Tag: retreat

Deep Thinking at the Writer’s Retreat

My Muse is extroverted in every imagined scenario. My actual body and mind are introverted enough to happily stay home every weekend reading a book.
While Musie celebrated the idea of the Deep Thinker’s Writing Retreat, my mind shriveled into the fetal position and begged to visit a library instead. Preferably the one on my iPad which wouldn’t involve moving away from my couch.
Since the retreat was in Florida, my body argued with my feeble mind. “There will be sunshine and blue skies. We can get our daily dose of Vitamin D without taking that soft gel.”

The part of my brain that knows I need a writing tribe and that my writing is falling short—somehow, since I can’t get an agent to jump on it—also slapped the curled mound of quivering gray matter. After all, 2018 is a year for metamorphosis, and the biggest part of that is with my writing.
The battlefield inside didn’t stop me from packing a bag or waking up at 3AM. On waged the upheaval between mind, soul and Musie, while I kissed hubby goodbye and boarded a plane for the first of three legs of the journey to Destin, Florida.

My Expectations

It was a writing retreat. I expected to write.

In fact, I set myself a goal of completing 5,000 new words for the third Sweet Grove Romance. I figured, that’s five hours. I’ll be there six DAYS, surely there will be at least five hours to write.
Not if I expected to sleep.

Not if I hoped to glean the lessons I needed for character development.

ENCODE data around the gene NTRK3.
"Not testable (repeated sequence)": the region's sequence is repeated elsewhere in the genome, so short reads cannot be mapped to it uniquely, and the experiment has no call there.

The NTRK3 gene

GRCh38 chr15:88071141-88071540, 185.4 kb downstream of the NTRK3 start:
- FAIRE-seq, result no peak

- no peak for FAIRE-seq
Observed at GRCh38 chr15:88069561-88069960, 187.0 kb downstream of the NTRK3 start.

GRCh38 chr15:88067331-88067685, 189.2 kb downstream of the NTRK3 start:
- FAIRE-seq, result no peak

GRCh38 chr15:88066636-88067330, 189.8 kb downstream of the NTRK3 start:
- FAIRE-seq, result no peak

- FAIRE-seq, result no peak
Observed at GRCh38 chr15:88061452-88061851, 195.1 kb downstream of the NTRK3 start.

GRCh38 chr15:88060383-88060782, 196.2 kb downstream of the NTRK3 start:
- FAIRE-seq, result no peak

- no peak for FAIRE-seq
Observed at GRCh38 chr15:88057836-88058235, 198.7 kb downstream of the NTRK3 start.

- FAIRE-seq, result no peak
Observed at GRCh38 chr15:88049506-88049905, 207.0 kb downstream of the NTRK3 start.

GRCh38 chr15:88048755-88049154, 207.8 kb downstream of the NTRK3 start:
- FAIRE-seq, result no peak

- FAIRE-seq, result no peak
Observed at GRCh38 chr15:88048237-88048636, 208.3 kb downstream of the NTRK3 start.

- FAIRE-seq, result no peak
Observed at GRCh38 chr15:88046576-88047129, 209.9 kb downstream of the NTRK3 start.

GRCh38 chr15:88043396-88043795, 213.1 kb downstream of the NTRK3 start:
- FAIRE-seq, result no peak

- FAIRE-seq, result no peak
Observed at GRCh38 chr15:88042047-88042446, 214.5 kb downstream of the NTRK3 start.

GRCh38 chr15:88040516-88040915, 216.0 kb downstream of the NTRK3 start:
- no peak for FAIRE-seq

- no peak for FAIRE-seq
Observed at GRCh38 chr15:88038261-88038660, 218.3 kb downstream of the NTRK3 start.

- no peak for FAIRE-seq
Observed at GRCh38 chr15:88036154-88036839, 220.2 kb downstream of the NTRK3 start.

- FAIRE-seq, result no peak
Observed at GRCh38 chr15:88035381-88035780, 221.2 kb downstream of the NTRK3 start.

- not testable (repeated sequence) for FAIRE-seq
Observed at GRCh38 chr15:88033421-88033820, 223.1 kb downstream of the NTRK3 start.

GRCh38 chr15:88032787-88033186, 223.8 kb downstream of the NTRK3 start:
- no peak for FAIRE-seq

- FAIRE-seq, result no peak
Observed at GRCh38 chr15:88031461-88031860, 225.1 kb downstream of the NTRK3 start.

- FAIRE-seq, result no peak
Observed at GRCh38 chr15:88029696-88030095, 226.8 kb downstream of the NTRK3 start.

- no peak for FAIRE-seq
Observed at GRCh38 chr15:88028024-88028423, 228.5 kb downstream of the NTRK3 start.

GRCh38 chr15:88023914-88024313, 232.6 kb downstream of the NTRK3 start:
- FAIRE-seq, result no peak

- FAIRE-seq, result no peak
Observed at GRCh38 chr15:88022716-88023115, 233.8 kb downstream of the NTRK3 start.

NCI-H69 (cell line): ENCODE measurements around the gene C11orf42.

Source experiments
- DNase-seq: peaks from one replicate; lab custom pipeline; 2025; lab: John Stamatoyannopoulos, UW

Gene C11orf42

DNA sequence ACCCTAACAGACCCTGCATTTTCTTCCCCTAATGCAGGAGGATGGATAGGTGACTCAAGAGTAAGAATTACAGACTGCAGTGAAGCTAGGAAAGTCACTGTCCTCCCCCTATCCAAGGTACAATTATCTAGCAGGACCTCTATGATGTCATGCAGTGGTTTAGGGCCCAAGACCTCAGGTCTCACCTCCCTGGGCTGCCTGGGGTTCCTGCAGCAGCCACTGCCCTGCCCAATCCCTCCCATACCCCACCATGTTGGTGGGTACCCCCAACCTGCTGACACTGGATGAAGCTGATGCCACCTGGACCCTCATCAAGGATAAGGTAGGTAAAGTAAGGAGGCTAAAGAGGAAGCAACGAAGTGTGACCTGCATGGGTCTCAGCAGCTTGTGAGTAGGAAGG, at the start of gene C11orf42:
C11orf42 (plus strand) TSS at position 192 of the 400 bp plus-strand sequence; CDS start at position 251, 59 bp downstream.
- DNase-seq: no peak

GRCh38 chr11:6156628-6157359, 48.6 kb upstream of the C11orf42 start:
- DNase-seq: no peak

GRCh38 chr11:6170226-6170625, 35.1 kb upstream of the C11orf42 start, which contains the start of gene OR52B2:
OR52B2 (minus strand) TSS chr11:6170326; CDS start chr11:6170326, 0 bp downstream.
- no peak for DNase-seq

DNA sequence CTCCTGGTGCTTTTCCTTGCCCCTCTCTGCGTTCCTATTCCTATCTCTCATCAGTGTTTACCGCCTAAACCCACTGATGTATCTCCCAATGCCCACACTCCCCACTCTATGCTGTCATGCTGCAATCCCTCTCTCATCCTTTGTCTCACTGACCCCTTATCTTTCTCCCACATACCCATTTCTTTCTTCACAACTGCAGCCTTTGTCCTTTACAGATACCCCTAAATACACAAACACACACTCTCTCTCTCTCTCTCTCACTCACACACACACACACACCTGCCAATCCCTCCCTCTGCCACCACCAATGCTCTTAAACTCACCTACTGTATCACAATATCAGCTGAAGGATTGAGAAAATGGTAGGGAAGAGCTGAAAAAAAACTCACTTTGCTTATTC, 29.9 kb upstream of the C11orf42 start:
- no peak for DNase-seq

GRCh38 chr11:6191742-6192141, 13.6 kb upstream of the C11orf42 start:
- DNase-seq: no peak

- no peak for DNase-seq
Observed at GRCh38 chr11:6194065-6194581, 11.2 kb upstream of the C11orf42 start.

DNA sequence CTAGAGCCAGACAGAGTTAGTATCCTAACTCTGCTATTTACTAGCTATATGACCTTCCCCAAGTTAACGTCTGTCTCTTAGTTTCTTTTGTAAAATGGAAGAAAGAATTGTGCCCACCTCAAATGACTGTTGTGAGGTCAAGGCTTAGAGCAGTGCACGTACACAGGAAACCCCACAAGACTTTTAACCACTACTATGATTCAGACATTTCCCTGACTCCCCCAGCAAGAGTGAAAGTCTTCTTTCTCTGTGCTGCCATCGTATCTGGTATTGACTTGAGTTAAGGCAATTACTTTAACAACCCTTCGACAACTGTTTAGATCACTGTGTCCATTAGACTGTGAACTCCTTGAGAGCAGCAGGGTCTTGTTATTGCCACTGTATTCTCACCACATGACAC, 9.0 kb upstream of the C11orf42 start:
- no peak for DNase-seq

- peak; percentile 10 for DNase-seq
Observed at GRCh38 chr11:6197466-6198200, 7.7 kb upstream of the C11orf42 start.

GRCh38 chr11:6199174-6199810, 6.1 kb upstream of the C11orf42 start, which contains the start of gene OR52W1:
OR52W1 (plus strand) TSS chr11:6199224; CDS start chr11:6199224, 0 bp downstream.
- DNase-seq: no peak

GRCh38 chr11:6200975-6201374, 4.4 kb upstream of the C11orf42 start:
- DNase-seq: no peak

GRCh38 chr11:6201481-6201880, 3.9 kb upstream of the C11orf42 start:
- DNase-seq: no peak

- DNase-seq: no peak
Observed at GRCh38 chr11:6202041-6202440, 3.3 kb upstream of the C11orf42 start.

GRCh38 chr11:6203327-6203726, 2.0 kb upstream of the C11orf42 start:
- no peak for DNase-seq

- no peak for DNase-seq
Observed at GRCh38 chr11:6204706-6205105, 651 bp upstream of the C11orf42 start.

I know this is my weak area, and the retreat organizers gave us three days to work on our characters. In fact, we spent hours brainstorming the hero and shero of every retreat attendee.
This after the entire group tossed out ideas for characters of the “group” story we were brainstorming.

Brainstormers Extraordinaire headed by Susan May Warren

Brainstorming is my super power. No less than six people told me that at the group. One woman (a former managing editor for Zondervan) told me to expect an email from her every time she got stuck.
But the only time I got to write anything was on the final day of the retreat. Then I was expected to craft the first scene we had brainstormed earlier and share it with my group mentor, Susan May Warren.
She wanted me to share a rough draft scene with her? Was she honestly expecting to see my best work?
Enough of that. Even if the retreat wasn’t what I expected, it was an incredible experience.

A Day in the Life

I don’t sleep in. The fact I was in a different time zone didn’t matter.
I woke up around 5:30 AM (3:30 my time). My roomie woke up, too, and we headed down to the beach for a walk. This became our normal morning routine for the next four days.
Breakfast was meant to be served at 7:30. The oven wasn’t cooperating, so that didn’t happen the first several days. (Eventually the maintenance man arrived and determined that the convection setting was the default, so the retreat hostess had been using that instead of a regular bake setting.)
At 8:45, Rachel Hauck led the group in devotions. She’d recently taught a class on the Song of Solomon at her church, so we got some condensed thoughts from that.
Enlightening, for sure. I was considering the intimacy of my relationship with Christ…and finding it sadly lacking.
Then the morning sessions began. These were the topics: